Skip to main content

A long-lasting emerging epidemic of anthroponotic cutaneous leishmaniasis in southeastern Iran: population movement and peri-urban settlements as a major risk factor



Epidemics of cutaneous leishmaniasis (CL) are occurring more frequently and spreading faster and farther than before in many areas of the world. The present study aimed to assess a long-lasting emerging epidemic (2005–2019) of 5532 cases with anthroponotic CL (ACL) in peri-urban areas of Kerman city in southeastern Iran.


This descriptive-analytical study was carried out for 15 years in Kerman province, southeastern Iran. The data were passively obtained through the health surveillance system and the Kerman Leishmaniasis Research Center. Every subject was diagnosed using direct smear microscopy. The representative causative agent was further examined by ITS1-PCR, PCR-RFLP, 7SL RNA gene sequencing and phylogenetic analyses. For each subject, a case report form designating demographic and clinical data was recorded.


A different pattern of ACL incidence was found in peri-urban areas compared to that in the city of Kerman. The incidence rate of ACL cases has significantly increased (P < 0.001) from 2005 to 2016 in new settlements with a gradual decline after that. The overall average risk of contracting the disease was 7.6 times higher in peri-urban areas compared to Kerman city, an old endemic focus. All isolates consisting of six variants were confirmed to be Leishmania tropica. The overall pattern of the ACL infection indicates that the etiological agent of ACL is propagated and transmitted by the bite of female Phlebotomus sergenti sandflies from person to person from dissimilar clones as reflected by the complexity of the migrants’ backgrounds in the province.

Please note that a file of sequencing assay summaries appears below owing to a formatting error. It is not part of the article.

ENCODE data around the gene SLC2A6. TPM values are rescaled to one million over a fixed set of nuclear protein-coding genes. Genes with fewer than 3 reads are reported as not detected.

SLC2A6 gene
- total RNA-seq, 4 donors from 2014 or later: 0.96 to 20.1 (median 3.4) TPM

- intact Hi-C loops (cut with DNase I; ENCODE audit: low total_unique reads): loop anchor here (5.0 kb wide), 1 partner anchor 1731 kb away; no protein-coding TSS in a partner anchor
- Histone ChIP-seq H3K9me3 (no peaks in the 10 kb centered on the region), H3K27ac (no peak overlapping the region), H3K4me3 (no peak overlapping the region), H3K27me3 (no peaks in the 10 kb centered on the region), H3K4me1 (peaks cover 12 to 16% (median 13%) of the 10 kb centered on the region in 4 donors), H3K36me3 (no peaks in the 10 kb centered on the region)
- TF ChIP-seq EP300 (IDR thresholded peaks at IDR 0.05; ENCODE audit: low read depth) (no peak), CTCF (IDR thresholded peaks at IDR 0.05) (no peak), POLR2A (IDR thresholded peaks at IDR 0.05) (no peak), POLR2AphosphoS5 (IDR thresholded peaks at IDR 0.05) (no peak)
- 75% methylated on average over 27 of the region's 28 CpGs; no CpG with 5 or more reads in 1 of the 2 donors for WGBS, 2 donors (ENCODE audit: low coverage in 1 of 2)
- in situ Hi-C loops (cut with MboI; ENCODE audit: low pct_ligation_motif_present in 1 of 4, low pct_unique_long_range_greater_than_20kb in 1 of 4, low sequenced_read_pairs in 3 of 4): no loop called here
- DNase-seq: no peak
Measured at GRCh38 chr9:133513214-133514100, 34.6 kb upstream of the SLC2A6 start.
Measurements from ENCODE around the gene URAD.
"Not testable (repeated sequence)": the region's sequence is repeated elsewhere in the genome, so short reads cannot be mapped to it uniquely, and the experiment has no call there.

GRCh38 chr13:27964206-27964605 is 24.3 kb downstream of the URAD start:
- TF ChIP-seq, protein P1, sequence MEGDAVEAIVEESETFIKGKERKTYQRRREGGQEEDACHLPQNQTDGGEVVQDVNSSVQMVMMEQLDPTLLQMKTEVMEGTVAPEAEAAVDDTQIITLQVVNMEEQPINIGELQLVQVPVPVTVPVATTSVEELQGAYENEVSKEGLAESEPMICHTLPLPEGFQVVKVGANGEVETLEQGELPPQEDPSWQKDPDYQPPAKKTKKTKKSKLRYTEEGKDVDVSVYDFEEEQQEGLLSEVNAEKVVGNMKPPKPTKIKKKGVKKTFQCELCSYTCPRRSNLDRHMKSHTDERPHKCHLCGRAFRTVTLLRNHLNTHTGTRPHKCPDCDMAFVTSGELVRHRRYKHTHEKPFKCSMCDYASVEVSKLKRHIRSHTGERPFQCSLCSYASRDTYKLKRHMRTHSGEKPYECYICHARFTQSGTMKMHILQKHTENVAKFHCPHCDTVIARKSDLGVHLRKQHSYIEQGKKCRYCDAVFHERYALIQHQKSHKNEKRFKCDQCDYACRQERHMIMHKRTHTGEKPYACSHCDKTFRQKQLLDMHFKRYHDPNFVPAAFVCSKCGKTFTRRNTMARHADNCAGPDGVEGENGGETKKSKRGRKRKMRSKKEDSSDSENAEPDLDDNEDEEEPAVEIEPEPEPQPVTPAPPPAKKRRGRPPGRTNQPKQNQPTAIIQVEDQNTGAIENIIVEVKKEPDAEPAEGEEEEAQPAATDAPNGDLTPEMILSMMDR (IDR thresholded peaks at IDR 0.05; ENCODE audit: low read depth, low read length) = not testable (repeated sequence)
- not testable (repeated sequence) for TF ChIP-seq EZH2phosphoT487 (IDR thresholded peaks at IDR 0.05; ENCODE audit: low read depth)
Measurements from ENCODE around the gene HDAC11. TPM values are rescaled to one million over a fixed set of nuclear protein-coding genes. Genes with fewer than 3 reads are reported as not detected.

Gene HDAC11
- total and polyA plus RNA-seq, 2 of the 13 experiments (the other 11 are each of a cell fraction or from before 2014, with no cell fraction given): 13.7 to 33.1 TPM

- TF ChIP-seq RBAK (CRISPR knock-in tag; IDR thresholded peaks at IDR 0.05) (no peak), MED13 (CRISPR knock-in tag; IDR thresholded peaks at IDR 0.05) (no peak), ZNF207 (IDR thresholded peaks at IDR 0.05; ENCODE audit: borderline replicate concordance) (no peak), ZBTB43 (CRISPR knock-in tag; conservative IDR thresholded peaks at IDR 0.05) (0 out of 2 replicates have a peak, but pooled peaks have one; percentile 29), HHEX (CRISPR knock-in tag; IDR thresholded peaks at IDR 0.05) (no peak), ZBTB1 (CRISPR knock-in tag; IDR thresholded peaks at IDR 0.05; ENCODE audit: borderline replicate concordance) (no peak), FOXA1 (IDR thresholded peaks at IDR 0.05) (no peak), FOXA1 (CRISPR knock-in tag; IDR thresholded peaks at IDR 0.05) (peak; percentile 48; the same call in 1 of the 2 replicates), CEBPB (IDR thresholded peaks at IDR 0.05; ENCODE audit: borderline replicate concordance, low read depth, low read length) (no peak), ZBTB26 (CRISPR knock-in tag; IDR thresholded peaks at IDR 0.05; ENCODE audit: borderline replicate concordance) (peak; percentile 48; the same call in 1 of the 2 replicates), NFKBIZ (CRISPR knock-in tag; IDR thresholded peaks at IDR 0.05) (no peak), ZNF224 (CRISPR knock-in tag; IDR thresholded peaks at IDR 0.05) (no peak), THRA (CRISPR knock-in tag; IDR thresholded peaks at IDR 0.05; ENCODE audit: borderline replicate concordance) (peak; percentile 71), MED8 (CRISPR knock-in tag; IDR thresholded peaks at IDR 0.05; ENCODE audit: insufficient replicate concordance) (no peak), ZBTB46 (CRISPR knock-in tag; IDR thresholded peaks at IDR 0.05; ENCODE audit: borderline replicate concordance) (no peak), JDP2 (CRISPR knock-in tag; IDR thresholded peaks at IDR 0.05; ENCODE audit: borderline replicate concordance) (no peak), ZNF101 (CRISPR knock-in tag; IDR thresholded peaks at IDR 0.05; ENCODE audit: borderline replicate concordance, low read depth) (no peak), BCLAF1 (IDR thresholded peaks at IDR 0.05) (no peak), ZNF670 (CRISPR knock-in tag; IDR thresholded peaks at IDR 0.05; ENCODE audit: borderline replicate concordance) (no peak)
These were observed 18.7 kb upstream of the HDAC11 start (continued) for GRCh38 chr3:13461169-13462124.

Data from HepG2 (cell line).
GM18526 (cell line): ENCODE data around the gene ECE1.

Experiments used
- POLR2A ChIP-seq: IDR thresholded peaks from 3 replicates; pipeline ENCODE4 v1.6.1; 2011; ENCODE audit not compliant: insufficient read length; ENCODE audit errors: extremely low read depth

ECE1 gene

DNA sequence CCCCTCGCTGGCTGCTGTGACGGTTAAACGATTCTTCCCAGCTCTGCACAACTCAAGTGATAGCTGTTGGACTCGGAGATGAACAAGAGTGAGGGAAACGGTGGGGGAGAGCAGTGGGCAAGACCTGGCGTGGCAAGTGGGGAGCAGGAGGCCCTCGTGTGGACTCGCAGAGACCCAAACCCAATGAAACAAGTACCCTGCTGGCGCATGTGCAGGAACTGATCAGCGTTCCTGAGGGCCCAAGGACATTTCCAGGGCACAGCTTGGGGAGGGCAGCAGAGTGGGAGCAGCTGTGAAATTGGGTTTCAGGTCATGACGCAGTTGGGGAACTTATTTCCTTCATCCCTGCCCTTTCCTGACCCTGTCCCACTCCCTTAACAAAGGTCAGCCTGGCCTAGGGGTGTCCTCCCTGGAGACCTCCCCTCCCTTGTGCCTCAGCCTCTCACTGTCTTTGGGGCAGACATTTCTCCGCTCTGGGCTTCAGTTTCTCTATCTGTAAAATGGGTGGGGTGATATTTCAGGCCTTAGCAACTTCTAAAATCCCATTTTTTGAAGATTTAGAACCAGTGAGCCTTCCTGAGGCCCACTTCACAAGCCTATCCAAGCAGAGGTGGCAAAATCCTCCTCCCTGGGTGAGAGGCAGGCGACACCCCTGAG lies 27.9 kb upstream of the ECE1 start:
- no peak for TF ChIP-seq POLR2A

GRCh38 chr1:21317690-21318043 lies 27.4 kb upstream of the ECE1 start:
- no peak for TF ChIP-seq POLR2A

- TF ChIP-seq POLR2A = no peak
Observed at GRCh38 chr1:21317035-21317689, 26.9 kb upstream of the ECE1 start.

The movement of populations and establishment of new settlements in peri-urban areas close to endemic areas are major risk factors for and are directly linked to CL. The underlying factors of this emerging ACL epidemic caused by L. tropica were disasters and droughts, among others. A robust commitment to a multilateral approach is crucial to make improvements in this area. This will require decisive coordinated actions through all governmental factions and non-governmental organizations. Furthermore, active and passive case detection strategies, early diagnosis, and effective treatment could help control the disease.


Leishmaniasis remains a serious concern among the most neglected and vector-borne diseases worldwide [1, 2]. There are several forms of classical and atypical leishmaniasis, among which three forms are principal: cutaneous leishmaniasis (CL), mucocutaneous leishmaniasis (MCL), and visceral leishmaniasis (VL) [3]. The disease burden is not well known, but based on recent estimates, up to 1.3 million new cases of leishmaniasis, 12 million prevalence, and some 26,000–65,000 deaths in 101 countries and territories occur annually among a population of 1 billion at-risk individuals [3, 4]. However, the current actual burden is much greater than reported in the previous statistics. Due to confounding factors, ongoing conflict, consequent migration, and unprecedented environmental risks, new CL figures propose that this disease is a large-scale social and medical problem in the affected countries [5]. Etiological agents involve a digenetic life-cycle between an invertebrate vector, phlebotomine sandflies, and a vertebrate reservoir host, such as humans and suitable animals [6].